An uprising of the Tibetan population took place in Lhasa on March 10, 1959. This event triggered the flight of the Dalai Lama and other dramatic consequences for the Tibetan nation and India
- Talk between Nehru and the Dalai Lama in Mussorie (April 24, 1959)
Talk with the Dalai Lama (Record of Prime Minister’s Meeting with the Dalai Lama on 24th April 1959 – 15:20 hours to 19:20 hours)
After the usual greetings, Prime Minister enquired from the Dalai Lama whether he has had some rest after his hard journey. The Dalai Lama replied that he has had two days of rest after arriving in Mussoorie and felt much better…
- United Nations General Assembly Resolution on Tibet – October 21, 1959
United Nations General Assembly Resolution on the Question of Tibet, 21 October 1959
The General Assembly,
Recalling the principles regarding fundamental human rights and freedoms set out in the Charter of the United Nations and in the Universal Declaration of Human Rights adopted by the General Assembly on 10 December 1948, Considering that the fundamental human rights and freedoms to which the Tibetan people, like all others, are entitled include the right to civil and religious liberty for all without distinction…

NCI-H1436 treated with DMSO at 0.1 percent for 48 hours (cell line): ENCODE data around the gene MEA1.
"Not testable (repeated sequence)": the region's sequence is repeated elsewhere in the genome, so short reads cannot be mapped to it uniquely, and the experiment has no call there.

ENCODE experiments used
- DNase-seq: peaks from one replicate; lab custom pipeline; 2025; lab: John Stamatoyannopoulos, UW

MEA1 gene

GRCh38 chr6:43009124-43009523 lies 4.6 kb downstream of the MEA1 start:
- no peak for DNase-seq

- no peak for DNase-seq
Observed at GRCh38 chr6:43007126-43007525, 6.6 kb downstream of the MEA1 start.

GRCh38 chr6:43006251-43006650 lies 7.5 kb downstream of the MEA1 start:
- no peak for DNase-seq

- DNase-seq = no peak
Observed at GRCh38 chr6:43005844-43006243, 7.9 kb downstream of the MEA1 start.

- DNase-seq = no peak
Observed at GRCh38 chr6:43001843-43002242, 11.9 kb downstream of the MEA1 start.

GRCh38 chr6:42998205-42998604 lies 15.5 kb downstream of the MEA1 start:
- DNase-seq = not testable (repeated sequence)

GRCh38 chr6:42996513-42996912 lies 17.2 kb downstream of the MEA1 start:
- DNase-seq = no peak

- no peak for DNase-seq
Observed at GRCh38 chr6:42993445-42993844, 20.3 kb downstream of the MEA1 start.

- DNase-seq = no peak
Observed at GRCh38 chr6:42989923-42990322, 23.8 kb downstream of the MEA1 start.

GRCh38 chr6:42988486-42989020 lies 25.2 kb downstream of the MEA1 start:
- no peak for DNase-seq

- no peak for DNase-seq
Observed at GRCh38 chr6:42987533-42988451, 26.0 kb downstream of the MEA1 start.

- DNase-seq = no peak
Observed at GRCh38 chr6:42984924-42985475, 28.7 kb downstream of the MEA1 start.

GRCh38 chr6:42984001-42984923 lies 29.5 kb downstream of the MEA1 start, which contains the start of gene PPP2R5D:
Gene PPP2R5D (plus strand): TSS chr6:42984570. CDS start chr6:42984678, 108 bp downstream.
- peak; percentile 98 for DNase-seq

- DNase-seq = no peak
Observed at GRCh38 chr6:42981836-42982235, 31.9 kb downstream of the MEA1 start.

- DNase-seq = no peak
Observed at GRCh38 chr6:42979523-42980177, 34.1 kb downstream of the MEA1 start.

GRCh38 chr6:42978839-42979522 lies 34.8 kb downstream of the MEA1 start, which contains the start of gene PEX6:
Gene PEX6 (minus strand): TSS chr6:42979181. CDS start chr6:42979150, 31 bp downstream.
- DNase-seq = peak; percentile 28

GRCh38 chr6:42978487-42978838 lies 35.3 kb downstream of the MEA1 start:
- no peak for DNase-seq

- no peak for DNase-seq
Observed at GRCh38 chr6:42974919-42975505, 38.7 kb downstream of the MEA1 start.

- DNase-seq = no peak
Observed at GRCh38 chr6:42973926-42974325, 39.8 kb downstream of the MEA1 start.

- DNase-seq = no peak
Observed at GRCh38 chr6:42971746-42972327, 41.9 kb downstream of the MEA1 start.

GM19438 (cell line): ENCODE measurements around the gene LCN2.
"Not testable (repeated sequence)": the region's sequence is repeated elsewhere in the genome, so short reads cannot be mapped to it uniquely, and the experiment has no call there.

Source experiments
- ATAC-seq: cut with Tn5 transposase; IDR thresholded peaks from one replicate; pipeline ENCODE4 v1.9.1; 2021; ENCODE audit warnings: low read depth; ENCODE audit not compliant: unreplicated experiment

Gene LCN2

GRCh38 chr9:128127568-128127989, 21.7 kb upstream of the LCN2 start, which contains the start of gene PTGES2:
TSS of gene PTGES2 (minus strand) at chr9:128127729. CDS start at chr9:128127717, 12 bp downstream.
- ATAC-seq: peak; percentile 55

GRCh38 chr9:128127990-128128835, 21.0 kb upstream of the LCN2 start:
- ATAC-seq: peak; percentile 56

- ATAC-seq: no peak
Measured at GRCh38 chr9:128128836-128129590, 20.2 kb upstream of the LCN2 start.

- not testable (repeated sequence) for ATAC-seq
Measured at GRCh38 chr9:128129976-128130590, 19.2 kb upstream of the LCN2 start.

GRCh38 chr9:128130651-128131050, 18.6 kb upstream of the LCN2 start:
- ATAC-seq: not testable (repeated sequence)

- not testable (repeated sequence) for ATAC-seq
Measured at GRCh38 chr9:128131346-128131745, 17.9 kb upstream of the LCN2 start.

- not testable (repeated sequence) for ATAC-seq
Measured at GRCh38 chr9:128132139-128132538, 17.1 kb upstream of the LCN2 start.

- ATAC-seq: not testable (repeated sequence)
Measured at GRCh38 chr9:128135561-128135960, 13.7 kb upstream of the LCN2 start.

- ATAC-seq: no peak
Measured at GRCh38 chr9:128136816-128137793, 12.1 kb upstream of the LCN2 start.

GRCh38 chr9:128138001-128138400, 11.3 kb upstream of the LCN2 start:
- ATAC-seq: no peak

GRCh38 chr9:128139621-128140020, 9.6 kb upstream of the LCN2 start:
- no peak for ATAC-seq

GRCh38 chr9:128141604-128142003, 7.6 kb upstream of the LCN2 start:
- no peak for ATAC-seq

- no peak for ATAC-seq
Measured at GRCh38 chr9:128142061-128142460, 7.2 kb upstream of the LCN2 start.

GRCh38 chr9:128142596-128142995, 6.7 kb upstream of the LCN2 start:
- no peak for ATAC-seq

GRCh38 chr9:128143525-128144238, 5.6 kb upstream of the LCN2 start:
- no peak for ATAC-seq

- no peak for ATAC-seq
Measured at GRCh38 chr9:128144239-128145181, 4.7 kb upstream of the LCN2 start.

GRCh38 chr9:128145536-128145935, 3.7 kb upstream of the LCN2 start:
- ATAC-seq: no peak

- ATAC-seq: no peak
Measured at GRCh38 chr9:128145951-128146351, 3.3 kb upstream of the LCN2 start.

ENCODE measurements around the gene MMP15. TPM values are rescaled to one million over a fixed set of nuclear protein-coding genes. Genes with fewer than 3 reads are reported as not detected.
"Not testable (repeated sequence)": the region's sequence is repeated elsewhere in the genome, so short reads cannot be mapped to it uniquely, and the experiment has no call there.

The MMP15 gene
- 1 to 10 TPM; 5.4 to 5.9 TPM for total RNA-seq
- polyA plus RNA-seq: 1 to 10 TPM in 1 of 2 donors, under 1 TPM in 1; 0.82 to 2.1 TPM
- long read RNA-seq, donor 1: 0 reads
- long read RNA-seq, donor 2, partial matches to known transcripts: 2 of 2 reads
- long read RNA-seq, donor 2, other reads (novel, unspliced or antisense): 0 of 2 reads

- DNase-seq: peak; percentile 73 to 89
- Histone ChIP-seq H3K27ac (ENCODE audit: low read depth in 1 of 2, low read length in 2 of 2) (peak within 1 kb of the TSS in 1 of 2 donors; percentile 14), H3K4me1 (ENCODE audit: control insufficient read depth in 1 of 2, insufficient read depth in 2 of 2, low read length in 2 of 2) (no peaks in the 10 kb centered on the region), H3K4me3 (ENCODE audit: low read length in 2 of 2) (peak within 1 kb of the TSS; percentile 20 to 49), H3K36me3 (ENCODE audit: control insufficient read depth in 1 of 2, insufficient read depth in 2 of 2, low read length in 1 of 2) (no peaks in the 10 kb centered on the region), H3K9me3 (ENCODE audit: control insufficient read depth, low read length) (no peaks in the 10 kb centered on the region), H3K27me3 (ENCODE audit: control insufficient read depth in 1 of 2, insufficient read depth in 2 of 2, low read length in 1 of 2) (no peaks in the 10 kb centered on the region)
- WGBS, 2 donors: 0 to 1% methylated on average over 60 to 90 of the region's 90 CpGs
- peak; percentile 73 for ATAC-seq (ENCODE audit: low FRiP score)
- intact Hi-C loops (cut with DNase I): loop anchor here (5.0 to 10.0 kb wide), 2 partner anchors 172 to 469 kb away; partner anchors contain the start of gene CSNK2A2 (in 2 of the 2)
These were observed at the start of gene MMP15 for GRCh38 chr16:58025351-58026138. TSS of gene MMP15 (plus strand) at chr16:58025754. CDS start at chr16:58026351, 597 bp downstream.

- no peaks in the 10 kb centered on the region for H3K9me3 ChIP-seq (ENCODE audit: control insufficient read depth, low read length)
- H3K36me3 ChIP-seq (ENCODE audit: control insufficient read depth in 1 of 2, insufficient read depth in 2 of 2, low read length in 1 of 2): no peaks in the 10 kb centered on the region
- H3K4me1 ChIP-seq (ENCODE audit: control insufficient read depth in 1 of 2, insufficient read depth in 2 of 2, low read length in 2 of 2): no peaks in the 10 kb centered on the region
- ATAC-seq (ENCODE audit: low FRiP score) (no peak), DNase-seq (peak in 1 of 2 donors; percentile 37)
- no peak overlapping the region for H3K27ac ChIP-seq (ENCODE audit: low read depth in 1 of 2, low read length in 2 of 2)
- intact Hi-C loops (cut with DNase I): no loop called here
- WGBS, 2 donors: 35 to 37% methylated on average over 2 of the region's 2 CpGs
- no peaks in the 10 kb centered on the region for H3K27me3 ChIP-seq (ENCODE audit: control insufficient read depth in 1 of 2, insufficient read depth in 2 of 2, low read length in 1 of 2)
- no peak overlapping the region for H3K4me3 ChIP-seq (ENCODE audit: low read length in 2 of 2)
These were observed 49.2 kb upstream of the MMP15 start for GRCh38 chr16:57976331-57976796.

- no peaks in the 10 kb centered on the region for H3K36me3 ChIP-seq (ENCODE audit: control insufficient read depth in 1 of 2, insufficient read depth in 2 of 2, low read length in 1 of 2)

- Speech by Marshall Chu Teh – September 1959
Speech by Chu Teh, Chairman of the NPC Standing Committee at the closing session of the NPC Standing Committee, 13 September 1959
The so-called MacMahon line is precisely a product of this British imperialist aggression against China’s Tibet… For the sake of upholding Sino-Indian friendship, Chine se troops and administrative personnel have never crossed this so-called MacMahon line, pending a settlement and delimitation of the boundary by the two governments. This good will and good intention of the Chinese Government, however, was not understood by the Indian Government.
- Chinese Government statement at UN – 23 October